(Near) Death of a Kicker - Packers: 24 Lions: 20

It's good that FOX put noted psychotherapist Joe Buck in the booth for this one, otherwise the viewing audience may never have known about Mason Crosby's inner turmoil. Whether it was pontificating on Crosby's mental struggles ("he's just really lacking confidence right now") or trivializing the profession of literally dozens of kickers worldwide by comparing their work to a casual golf game, you just knew golden-throated Joe Buck would be there, explaining everything to the ignorant masses.

In all seriousness, Mason Crosby really was all over the place on Sunday. Officially, he missed two out of his three field goal tries, but as both Buck and Troy Aikman repeatedly pointed out, Crosby also shanked an attempt that was called back due to a Detroit timeout. His final kick of the fourth quarter barely squeaked inside the right upright, too. The PAT after Randall Cobb's touchdown in the fourth quarter was Crosby's only solid kick of the game.

Kicking woes aside, the Packers had holes in other areas too. The offensive line was shaky, the run defense was questionable at best, and Calvin Johnson did just about whatever he pleased. (Side note: Johnson's Dee Brown-style dunk to celebrate his touchdown was awesome.) However, pointing out the flaws detracts from one very important thing: the Packers are 7-3.

It seems like forever ago, but after a collapse in Indianapolis six weeks ago, the Packers were 2-3 and looking up at the rest of the NFC North. Things have obviously changed quite a bit since then, but one thing is certain: the Packers took a big step toward securing a playoff spot today.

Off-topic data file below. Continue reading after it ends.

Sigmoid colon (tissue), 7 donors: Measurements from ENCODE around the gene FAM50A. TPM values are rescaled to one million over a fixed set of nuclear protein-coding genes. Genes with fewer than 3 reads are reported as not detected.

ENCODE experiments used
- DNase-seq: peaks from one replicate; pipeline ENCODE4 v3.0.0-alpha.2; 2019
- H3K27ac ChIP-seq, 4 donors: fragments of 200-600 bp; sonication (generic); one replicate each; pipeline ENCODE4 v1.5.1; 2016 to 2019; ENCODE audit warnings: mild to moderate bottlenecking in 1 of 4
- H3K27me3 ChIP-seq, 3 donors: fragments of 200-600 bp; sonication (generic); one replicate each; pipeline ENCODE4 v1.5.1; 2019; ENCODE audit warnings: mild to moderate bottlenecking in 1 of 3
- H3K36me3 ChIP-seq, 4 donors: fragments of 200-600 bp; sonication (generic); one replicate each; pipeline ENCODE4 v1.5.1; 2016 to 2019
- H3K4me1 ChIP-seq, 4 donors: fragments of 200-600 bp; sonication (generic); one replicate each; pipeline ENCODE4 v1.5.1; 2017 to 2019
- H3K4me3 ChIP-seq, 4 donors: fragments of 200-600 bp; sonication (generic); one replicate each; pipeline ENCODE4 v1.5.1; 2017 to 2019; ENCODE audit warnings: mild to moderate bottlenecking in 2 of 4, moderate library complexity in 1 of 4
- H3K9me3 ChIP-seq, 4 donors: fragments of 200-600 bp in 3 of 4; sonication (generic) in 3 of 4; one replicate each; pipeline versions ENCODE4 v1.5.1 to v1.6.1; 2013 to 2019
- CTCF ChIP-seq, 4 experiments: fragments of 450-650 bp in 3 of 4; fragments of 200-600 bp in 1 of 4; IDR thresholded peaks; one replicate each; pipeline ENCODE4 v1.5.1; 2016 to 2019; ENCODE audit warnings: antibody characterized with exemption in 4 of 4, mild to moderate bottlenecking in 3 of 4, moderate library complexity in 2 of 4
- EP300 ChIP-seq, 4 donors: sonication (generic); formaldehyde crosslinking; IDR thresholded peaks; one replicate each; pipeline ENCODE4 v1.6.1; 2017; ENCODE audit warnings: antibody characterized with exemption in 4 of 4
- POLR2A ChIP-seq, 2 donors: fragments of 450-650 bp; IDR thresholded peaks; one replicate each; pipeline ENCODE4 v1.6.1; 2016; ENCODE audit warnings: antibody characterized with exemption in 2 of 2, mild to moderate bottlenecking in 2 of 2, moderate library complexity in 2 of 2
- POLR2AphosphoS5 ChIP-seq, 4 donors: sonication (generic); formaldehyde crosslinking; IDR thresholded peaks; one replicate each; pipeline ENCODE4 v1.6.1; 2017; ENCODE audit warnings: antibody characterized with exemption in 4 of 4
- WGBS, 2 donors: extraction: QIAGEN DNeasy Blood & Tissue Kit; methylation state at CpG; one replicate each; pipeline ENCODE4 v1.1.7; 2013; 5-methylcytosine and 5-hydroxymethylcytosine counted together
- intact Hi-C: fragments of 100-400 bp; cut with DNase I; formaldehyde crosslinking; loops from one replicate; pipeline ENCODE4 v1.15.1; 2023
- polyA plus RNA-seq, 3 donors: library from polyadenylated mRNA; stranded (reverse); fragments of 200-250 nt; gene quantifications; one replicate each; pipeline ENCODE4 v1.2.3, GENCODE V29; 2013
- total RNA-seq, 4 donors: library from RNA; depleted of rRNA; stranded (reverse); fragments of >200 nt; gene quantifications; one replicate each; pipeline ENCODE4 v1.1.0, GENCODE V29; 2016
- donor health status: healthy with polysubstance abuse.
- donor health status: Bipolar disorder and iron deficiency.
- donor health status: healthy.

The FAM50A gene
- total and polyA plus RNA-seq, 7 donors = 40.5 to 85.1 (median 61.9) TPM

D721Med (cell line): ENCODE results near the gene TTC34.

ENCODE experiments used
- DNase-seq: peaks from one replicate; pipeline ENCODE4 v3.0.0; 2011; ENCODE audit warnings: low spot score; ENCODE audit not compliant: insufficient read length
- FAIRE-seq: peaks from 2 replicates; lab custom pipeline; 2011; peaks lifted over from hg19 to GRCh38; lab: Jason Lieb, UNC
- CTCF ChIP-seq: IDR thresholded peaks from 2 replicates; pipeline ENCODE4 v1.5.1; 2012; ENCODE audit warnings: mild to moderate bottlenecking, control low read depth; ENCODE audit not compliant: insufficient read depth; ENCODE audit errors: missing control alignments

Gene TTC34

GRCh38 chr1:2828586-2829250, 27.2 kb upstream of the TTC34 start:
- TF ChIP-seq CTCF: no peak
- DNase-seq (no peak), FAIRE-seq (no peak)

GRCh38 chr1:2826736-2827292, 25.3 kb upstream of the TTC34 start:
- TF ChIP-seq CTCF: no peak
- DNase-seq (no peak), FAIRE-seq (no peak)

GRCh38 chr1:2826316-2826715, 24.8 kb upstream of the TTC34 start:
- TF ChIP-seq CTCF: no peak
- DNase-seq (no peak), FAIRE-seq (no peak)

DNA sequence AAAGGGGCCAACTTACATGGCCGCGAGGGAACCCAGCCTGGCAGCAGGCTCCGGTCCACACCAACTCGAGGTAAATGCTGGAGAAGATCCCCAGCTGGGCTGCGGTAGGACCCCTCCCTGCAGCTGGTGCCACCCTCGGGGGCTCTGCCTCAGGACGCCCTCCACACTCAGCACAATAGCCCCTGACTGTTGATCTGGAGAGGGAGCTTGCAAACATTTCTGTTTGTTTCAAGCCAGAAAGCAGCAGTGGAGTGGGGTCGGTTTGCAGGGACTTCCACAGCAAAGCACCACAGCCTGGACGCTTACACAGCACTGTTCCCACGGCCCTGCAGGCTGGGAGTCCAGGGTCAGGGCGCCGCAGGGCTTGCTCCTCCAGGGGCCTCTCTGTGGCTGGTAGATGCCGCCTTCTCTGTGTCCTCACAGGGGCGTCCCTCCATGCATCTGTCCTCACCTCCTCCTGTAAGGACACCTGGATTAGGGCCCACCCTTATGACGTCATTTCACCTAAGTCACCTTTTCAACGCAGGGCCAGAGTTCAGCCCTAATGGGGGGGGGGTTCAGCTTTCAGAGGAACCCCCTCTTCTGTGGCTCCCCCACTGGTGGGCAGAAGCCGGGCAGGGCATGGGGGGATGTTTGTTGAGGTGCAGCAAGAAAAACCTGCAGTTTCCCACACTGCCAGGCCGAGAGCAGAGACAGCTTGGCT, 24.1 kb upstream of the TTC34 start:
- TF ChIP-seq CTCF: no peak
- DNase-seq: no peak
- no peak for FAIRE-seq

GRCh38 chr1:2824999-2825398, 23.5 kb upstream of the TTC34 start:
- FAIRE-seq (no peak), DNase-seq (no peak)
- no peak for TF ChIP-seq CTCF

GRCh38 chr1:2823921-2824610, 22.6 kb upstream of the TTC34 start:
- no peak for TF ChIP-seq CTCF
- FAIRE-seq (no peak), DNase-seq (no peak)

Three Packers

Aaron Rodgers (19/27, 236 yards, 2 TD, 1 INT) - Solid numbers, but nothing spectacular from Rodger, with a notable caveat: Rodgers was lights out when it mattered most. After misfiring on his first pass of the game winning drive, Rodgers completed three consecutive passes for 68 yards, including a beautiful 22 yard toss to Randall Cobb to put the Packers ahead for good.

Randall Cobb (9 catches, 74 yards, 1 TD; 2 carries, 19 yards) - Speaking of Cobb, the second year receiver had another spectacular game, tying his career high in catches and scoring his seventh receiving touchdown of the year. The coaching staff keeps giving him more responsibility and he continues to improve his connection to Aaron Rodgers. The game winning touchdown pass is a perfect example. It's almost inconceivable to imagine Rodgers throwing that pass to a receiver he doesn't trust completely.

M.D. Jennings (1 tackle, 1 assist, 1 INT, 1 TD) - There was no simultaneous possession this week! Jennings made the most of his first* (because really, Seattle was his first) career interception, taking it 72 yards for a touchdown that no official could take away.

Three Numbers

93 - Total offensive yards produced by Randall Cobb, who lined up as both a receiver and a running back this week. Cobb started the game Sunday lined up in the backfield with Aaron Rodgers and made an immediate impact, opening the game with a five yard reception. You know the story from there. 10 more touches, 88 more yards, and one spectacular touchdown catch.